Parenting Blog

The How I Met Your Mother Story

When people get old, dear children, they may begin to accidentally omit key pieces of relevant data from their cherished anecdotes or they might embellish the fragments still somehow lodged into the crumbling passageways of their feeble minds. Or both, such as in this short story of the early days of the loving relationship between your dear mother and myself. I may or may not be missing factoids crucial to the proper retelling of this fairy tale. I also might have punched up, just a wee bit, for dramatic effect, a thing here and or a thing there. Still, this is us, your mom and me, and without it there’d be no you. So read it and remember it, because we won’t for much longer. You’re our only hope.


It would be hard to imagine two people coexisting in closer proximity without being an item (do kids still use that term? how old am I, exactly?) than your mother and I did for nearly a year before we first held hands, first shared a Haagen-Daaz milkshake, and first confided in each other our wildest hopes and dreams over a gigantic slice of Lorenzo’s Pizza on South Street. We worked banker’s hours together every weekday with only 18 inches of desk space separated us until even that foot and a half wide imaginary wall crumbled at the bank’s annual holiday party in 1998. There, your mother found me irresistible in that too tight olive green suit I’d had since I was a teenager. And who could blame her, I was pretty hot. Despite never hitting the dance floor as a pair that night, the twinkle in our eyes and shy conversations on our tongues made it obvious to everyone around us that something magical was about to happen. It took another couple of days before we’d make it official over a bowl of slippery noodles neither of us understood how to eat with chopsticks, and then a few more before we knew for certain that we’d never share a dessert or a slice of pizza or an Asian Fusion noddle bowl with anyone else ever again.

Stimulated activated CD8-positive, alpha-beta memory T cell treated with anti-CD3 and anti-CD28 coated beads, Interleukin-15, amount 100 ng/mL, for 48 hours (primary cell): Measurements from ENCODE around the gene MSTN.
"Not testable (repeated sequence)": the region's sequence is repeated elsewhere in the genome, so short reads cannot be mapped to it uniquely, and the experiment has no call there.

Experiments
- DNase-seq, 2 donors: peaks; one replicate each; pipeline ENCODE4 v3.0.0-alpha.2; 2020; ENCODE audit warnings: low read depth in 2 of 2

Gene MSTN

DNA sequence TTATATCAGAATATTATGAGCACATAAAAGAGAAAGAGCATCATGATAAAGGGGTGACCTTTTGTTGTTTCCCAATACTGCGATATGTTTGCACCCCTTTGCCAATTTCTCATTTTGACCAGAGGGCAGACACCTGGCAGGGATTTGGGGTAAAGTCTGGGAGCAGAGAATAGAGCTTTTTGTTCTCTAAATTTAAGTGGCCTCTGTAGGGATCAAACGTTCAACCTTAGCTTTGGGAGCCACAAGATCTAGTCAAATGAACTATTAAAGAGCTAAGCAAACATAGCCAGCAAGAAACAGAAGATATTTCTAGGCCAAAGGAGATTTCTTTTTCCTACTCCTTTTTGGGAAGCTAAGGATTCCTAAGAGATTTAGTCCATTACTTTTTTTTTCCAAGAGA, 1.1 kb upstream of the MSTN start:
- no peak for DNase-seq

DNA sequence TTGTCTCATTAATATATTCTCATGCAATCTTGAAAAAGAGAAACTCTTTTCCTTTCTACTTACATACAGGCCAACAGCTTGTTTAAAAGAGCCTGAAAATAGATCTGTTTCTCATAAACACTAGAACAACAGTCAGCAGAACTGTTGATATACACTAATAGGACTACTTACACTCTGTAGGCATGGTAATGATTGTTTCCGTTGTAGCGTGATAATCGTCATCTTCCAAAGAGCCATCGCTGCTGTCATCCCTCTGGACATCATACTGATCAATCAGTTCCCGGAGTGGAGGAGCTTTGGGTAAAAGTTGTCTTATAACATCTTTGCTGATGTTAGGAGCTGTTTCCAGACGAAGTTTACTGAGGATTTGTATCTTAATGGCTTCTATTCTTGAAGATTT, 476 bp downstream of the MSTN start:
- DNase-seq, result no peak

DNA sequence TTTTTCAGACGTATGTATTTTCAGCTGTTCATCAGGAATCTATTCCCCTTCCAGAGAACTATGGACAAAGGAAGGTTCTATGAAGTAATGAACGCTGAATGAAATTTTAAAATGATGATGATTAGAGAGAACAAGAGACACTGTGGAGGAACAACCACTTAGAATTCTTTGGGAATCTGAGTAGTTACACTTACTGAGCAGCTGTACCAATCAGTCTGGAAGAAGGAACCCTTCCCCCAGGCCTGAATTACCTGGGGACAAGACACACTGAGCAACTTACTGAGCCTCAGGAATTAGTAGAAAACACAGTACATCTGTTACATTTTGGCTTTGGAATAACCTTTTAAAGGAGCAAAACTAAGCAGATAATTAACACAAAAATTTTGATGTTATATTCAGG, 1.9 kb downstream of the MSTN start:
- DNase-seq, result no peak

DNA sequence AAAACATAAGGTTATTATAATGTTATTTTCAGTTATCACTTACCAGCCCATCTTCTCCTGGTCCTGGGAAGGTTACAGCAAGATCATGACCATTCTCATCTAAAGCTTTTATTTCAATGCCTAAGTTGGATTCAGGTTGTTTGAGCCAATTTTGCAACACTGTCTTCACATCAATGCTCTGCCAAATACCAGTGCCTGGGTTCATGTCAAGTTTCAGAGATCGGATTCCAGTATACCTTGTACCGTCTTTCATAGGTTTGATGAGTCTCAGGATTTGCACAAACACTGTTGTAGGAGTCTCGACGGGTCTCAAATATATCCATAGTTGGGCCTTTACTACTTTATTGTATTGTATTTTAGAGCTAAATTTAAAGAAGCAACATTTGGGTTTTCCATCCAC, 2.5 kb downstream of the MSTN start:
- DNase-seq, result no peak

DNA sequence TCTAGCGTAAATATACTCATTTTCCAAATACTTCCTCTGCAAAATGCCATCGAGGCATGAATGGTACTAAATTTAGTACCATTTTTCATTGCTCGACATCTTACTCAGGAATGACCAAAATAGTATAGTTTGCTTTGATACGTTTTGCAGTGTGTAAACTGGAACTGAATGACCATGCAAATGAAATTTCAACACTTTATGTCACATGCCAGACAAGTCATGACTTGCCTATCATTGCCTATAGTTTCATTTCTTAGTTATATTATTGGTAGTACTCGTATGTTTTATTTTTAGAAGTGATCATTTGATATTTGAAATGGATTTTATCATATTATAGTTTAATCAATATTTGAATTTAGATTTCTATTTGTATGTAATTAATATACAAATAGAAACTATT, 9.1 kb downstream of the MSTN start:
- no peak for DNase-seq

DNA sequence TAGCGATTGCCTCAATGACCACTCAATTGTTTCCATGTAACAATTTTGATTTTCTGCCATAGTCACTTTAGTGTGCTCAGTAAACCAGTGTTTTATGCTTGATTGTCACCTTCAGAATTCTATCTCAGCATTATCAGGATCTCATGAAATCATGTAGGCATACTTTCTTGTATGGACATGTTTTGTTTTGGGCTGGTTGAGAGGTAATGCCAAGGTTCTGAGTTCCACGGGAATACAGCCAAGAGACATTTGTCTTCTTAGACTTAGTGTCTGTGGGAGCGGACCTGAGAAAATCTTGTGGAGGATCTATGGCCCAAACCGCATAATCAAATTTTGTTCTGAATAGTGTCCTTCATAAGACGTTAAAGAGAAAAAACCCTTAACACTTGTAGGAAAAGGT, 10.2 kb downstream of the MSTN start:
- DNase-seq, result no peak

Also, it is very possible that our relationship was centered too much around food. Hence all the trips to the gym your mother and I made while you were growing up.


Photo of Jill and I taken with the Samsung NX300 by David Guest of

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